Arguments like yours are what sometimes weaken the FOSS movement. People who do not understand what FOSS is all about think it is full of whiny people who want to get everything for free. Guess what? You (me, everybody) don't deserve to get a video codec for free. There are some things that we deserve to get for free, but video codecs are not one of them.

    Sir —

    To preface, I suggest you may wish to read Lawrence Lessig's Free Culture: The Nature and Future of Creativity [wikipedia.org], which I believe supports the following statements.

    With respect, your statements that one does not have an inherent right to use a technology as the starting point for an analysis is not correct, from a legal and policy perspective, in a free and democratic society.

    In a free culture everyone has an inherent right to do anything, subject to the restrictions imposed and enforced by way of the rule of law. "Anything" includes using video codecs. This is the starting point of the analysis of rights in a free society.

    In the case of video codecs, namely source code and executable binaries, an inherent right granting anyone use over it may be limited by intellectual property laws that define, identify, and restrict the use of certain creations under threat of civil and criminal penalty, on the basis that society deems these creations to be of value and therefore encourages this creation by granting over them a limited monopoly that can be traded for compensation. The types of intellectual properties typically recognized is short: copyright, trademark, patent and trade secrets. Any and all of these may apply to an a video codec, circumstances depending.

    In general, patents and copyright are going to be the protections most relied upon to restrict a video codec from the inherent right to free usage. These are temporary protections, meaning that the law reverts to the inherent state of a free right to usage after the applicable copyrights and patents have expired.

    All to say, everyone has an inherent right to use the intellectual creations of others, such as video codes. There may be temporary limitations on that inherent right of free use, but these limitations are neither inherent to nor permanent over the intellectual creation. They are, rather, artificial impositions made by the rule of law in an effort to advance economic and social benefits.

    While this may come across as pedantic, and I'm not endorsing the grandparent post, I feel is important to understand the analysis that underlies this particular question of rights and freedoms, and in particular the purpose of those protections – a consideration often distant from the argument.

    Thank you for the opportunity to make this response.

  • by Jah-Wren Ryel (80510) on Monday January 17, 2011 @03:56PM (#34908218)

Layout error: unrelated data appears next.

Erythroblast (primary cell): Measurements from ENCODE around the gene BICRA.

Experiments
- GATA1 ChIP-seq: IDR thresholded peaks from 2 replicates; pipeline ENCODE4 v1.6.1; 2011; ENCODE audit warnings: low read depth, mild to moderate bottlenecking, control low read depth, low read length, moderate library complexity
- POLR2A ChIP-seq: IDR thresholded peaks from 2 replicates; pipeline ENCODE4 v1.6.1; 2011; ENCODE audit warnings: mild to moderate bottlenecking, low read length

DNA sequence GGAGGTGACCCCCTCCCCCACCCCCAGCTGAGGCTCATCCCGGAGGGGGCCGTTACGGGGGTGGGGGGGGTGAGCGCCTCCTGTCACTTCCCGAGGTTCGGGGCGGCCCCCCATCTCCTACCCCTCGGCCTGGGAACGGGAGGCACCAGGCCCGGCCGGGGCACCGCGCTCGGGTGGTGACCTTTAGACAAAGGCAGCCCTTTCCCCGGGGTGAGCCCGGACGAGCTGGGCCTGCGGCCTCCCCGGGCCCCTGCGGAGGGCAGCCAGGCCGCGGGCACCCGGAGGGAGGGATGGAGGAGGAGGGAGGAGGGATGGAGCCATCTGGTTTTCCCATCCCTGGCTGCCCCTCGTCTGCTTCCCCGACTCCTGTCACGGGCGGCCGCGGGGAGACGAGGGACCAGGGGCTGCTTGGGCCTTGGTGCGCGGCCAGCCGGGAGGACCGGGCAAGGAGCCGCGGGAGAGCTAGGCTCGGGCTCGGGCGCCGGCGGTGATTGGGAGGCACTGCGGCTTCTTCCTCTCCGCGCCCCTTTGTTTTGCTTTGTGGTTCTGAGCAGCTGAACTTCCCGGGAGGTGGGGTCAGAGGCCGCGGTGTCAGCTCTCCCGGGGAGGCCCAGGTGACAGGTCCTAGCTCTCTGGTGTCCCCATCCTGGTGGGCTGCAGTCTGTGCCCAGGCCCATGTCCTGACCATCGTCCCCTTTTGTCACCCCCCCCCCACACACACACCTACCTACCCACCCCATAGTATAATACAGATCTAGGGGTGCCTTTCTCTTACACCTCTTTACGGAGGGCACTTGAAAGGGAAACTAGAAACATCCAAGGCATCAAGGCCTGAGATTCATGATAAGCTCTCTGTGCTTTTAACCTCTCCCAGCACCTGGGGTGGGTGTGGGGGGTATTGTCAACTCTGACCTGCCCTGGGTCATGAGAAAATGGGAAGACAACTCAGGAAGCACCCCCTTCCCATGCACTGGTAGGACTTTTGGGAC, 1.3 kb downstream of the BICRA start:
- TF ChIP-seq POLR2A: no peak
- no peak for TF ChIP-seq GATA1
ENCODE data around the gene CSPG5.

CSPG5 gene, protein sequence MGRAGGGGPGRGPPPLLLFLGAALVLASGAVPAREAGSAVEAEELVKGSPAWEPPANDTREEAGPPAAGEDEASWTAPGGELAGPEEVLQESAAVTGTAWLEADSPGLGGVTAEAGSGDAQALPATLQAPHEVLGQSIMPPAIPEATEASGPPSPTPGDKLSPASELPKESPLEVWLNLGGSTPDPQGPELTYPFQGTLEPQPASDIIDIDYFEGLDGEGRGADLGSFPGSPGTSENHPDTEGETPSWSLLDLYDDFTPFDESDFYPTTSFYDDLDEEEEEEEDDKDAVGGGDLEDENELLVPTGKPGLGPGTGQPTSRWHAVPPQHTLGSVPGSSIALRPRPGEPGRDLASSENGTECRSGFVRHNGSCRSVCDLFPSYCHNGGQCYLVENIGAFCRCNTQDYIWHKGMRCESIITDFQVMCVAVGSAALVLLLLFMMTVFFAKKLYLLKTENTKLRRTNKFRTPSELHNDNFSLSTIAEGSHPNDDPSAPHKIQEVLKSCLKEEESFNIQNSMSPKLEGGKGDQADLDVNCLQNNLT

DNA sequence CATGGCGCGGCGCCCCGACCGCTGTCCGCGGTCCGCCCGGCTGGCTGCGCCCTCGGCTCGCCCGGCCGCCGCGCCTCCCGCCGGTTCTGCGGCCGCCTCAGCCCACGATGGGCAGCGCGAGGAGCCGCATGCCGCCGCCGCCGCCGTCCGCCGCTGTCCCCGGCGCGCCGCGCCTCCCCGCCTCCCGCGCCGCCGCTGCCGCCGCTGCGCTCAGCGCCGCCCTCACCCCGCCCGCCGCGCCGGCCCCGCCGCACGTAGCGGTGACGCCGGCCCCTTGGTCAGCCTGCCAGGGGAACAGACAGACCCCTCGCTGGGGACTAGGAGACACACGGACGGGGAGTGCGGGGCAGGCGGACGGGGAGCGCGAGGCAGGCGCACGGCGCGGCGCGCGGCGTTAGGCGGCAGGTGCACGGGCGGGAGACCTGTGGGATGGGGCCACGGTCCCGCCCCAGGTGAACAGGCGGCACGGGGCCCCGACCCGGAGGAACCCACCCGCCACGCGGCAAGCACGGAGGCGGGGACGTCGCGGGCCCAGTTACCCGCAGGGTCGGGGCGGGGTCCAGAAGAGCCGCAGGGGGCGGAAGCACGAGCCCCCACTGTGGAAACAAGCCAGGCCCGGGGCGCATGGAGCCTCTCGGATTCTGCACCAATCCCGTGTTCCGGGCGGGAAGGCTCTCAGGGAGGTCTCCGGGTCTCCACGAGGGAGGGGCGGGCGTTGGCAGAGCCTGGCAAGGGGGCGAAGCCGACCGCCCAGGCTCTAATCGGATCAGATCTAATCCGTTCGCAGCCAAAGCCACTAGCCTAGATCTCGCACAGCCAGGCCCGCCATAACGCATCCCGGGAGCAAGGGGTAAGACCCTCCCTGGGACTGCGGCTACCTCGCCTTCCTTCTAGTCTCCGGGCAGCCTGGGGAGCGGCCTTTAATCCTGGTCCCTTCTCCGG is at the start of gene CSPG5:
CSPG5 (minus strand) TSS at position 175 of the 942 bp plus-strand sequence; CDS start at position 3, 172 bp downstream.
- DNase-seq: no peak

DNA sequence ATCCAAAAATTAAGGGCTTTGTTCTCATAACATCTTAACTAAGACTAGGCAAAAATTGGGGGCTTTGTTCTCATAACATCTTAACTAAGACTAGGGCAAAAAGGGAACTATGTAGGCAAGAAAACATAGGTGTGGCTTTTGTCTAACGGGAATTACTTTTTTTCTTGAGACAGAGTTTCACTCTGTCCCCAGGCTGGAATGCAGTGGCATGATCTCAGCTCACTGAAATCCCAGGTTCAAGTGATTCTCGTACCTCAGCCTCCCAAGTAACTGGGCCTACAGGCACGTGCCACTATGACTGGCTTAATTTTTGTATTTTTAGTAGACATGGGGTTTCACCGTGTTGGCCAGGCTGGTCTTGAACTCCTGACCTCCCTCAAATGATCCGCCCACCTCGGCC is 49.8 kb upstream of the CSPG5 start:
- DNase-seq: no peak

Why are you lying?

    FFMPeg is GPL
    x264 is also GPL

    Do I need to go on and list a few more, or is two enough to snub your ignorance?

    He's not lying, he's just over-simplfying.
    So far, software patents have not been legally applied to source code because source code has been clearly defined as "speech" as it is a means for people to express ideas.
    So it is legal to write and distribute source code.
    But, in most countries with software patents, it is illegal to actually use a binary built from that source code.
    Its just the compiling it yourself or downloading it from a country without software patents makes it pretty much impossible to get caught.

  • by hairyfeet (841228) <bassbeast1968 AT gmail DOT com> on Monday January 17, 2011 @04:50PM (#34908786) Journal

    But with WebM VS H.264 everyone seems to be happily ignoring the elephant in the room...WebM sucks. I'm sorry, but it does. You are pretty much gonna have to toss every mobile device or watch the battery go dead so fast you might as well just drag a very long extension cord with you and call that mobile. H.264 hardware acceleration is built into just about EVERYTHING, desktops, laptops, pads, phones, TVs, PMPs, etc. Are we gonna throw every single one of those devices out now? Wow that will do wonders for the environment.

    The facts are these: Even if everyone started work right this second you are probably looking at around 2 years before WebM support trickles down to the chips in our everyday devices. And of course every device already out built in the last four years or so, plus everything coming down the pipe for the 2 years it will take to add support for WebM? They will all run H.264 great and WebM like ass. So I really hate to burst Google's bubble but it's a little too little, a little too late when it comes to WebM. Like Vorbis by the time it got to the party the world had decided on something else (in that case a likewise encumbered MP3) but you know what? It is only geeks and FOSS advocates that give a flying crap about "free as in freedom man, yeah!" and the rest of the world just throws a few pennies to MPEG-LA or whomever and doesn't give a fuck.

    So if Google wants to pull a MSFT and shoot itself in the foot, go right ahead! it still won't make flash or H.264 go anywhere, as a matter of fact I predict this will further entrench flash as one will only have to leave a "raw" H.264 file for iDevice users and drop the same file in a flash container for everybody else, thus making their lives easier. What Google is attempting is to make another tower of Babble like we had with RMV VS WMV VS QT back in the 90s, but the common man just isn't gonna put up with that shit anymore. If Youtube doesn't work on their iDevice or it sucks their new Droid deader than Dixie when they use it? Well screw Youtube then, it isn't like there aren't a bazillion sites where they can see funny cat videos out there and they sure as hell ain't giving up their new iShiny toys for stupid Youtube clips, now are they?